Game and level designer Krzysztof Chomicki speaks with GamingBolt about the unique “reverse-horror” title.
What if you could play a horror game in which you play the monster that is eating people alive? With Carrion, developers Phobia Game Studio are looking to answer that question exactly. It sounds like a unique and exciting premise, and combined with its pixel art style and its metroidvania structure, Carrion has the potential to be something quite special. Curious to learn more about the game, we recently sent across a few questions about it to the developers. Read our conversation with game and level designer Krzysztof Chomicki below.
"We were abducted by amorphous alien beings and they told us “please make a game with us as main characters”."
Turning the tables and letting players be the ones making everyone else miserable is a great idea for a game in a horror setting- how did the concept come about?
We were abducted by amorphous alien beings and they told us “please make a game with us as main characters”.
Why did you choose to go with a metroidvania design approach with Carrion? Can you mention any games, recent or otherwise, that have been influential for you during development?
Once we decided how the monster would interact with the environment and how it would evolve new abilities throughout the game, we realized what puzzle-solving potential this would yield. Building the whole world around the skill progression was the logical next step, and that’s how we ended up designing a Metroidvania, albeit a somewhat unorthodox one.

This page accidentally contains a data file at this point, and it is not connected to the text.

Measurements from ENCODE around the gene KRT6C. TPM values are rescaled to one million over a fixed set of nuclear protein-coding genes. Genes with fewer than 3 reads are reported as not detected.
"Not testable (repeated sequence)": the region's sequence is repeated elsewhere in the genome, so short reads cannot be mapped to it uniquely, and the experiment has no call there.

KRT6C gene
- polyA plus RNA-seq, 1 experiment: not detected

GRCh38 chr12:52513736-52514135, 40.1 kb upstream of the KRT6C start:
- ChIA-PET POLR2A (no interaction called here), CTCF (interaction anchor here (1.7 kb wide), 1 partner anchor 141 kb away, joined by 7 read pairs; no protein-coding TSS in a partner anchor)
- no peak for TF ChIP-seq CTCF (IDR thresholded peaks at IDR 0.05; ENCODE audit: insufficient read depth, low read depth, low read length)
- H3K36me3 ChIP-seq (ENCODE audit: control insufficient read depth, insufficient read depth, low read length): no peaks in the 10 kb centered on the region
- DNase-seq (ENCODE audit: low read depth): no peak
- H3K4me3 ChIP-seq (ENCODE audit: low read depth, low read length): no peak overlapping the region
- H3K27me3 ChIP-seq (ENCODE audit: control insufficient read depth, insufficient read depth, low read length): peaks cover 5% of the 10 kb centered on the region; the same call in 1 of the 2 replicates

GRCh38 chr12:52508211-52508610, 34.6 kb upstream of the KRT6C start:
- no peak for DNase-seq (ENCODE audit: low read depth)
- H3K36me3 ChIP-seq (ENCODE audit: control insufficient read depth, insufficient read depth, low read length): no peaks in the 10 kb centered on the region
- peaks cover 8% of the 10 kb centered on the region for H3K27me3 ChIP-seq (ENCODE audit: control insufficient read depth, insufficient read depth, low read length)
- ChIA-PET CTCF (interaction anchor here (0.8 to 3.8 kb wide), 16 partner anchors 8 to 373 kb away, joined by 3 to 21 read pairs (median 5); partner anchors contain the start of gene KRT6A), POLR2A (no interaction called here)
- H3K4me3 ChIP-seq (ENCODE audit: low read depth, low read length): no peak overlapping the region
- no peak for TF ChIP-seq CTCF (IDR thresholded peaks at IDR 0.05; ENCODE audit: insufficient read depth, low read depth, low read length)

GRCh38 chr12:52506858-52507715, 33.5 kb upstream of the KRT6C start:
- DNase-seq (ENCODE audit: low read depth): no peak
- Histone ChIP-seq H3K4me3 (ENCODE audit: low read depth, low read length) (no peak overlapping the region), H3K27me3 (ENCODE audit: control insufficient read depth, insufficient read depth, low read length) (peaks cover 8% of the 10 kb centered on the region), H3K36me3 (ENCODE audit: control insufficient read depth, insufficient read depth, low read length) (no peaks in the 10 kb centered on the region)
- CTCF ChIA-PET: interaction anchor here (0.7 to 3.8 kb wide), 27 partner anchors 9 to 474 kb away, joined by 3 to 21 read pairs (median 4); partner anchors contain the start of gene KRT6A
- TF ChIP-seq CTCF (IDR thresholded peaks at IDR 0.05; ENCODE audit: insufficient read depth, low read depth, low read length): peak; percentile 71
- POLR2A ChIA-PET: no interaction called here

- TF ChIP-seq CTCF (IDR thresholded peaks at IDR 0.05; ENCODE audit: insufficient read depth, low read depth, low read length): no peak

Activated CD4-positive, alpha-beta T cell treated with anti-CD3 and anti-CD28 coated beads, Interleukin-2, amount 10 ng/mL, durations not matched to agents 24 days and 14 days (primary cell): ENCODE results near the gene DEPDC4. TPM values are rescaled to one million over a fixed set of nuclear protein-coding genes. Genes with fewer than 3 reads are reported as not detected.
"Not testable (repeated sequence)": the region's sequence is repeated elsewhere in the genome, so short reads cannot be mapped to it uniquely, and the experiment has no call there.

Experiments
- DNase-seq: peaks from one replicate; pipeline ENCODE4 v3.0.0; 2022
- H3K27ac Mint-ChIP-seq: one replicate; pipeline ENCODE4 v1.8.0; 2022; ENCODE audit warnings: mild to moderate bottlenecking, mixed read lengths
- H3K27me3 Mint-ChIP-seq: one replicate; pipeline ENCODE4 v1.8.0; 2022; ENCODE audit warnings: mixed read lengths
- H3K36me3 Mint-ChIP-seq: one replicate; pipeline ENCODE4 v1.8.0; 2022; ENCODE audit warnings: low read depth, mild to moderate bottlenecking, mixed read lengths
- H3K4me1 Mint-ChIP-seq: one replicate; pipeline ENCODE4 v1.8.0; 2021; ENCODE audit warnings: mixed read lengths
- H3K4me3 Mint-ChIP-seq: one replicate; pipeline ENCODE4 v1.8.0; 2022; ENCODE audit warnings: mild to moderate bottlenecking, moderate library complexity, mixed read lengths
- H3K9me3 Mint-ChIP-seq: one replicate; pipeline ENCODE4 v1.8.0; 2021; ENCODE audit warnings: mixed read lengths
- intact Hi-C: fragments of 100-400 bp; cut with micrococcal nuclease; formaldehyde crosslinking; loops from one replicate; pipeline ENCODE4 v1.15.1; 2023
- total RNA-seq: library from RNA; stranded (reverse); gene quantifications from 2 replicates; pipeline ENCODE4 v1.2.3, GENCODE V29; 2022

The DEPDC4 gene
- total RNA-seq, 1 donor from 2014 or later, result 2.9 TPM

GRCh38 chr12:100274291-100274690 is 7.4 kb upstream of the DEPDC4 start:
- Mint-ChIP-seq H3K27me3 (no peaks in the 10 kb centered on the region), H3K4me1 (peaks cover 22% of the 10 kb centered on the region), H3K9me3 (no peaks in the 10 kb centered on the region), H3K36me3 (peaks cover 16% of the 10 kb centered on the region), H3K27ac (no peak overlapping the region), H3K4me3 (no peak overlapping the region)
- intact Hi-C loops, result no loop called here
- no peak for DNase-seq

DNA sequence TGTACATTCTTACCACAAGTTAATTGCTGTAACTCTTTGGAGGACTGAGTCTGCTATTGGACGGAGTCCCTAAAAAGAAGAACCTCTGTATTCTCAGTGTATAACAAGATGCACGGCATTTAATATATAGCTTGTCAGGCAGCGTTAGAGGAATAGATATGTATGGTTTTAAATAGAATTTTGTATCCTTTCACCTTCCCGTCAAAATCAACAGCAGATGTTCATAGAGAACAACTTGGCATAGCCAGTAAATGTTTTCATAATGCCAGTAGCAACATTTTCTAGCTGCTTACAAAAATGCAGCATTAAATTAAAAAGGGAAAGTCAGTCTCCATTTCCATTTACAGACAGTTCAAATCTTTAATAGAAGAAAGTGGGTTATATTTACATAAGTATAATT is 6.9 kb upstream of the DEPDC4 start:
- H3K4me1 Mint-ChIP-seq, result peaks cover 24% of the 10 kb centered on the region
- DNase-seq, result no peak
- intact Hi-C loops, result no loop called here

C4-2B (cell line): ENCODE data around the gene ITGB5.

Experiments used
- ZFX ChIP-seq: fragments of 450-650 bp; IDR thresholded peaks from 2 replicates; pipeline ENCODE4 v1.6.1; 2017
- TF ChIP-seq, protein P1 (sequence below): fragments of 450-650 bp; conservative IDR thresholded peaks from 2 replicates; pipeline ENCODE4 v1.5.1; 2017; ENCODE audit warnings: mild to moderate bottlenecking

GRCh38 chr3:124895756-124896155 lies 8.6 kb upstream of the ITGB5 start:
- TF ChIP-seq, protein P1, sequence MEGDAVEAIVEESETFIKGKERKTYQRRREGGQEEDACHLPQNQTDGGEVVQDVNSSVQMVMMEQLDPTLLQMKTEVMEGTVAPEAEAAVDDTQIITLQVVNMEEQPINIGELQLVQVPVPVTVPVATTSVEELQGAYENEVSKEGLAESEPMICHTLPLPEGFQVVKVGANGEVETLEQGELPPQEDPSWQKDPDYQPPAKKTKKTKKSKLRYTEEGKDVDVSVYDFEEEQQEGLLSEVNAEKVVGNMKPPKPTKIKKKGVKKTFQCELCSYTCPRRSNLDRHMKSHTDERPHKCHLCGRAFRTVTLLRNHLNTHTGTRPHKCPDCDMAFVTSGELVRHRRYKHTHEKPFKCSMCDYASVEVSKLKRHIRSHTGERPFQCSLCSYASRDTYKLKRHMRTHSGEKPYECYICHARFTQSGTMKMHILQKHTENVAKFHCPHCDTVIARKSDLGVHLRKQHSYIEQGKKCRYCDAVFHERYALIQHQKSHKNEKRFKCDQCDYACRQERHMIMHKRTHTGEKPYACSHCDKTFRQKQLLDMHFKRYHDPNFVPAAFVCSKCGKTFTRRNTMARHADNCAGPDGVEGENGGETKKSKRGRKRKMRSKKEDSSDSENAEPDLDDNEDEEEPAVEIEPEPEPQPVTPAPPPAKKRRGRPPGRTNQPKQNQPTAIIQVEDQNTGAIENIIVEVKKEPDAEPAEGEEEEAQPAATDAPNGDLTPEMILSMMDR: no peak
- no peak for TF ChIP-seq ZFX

When it comes to influences, the most evident ones would be the Metroid and Alien vs Predator games – for obvious reasons – but when it comes to things such as level or puzzle design, we should probably mention the Zelda and Souls series, as well as The Witness.
Can you talk about the in-game mechanic of rejecting mass, and how that interacts with what abilities players, as the monster, have access to?
It’s what we call a mass-based class system. Depending on the current size of the monster, it has access to a different set of abilities, most of which have different combat and puzzle-solving appliances. The monster grows by consuming people, but it can also lose mass – either by purposefully depositing it in designated spots or losing health in combat. Players will have to learn to utilize those mechanics to manage how large their monster is and overcome the challenges the game throws at them – being as large as possible isn’t always the answer here.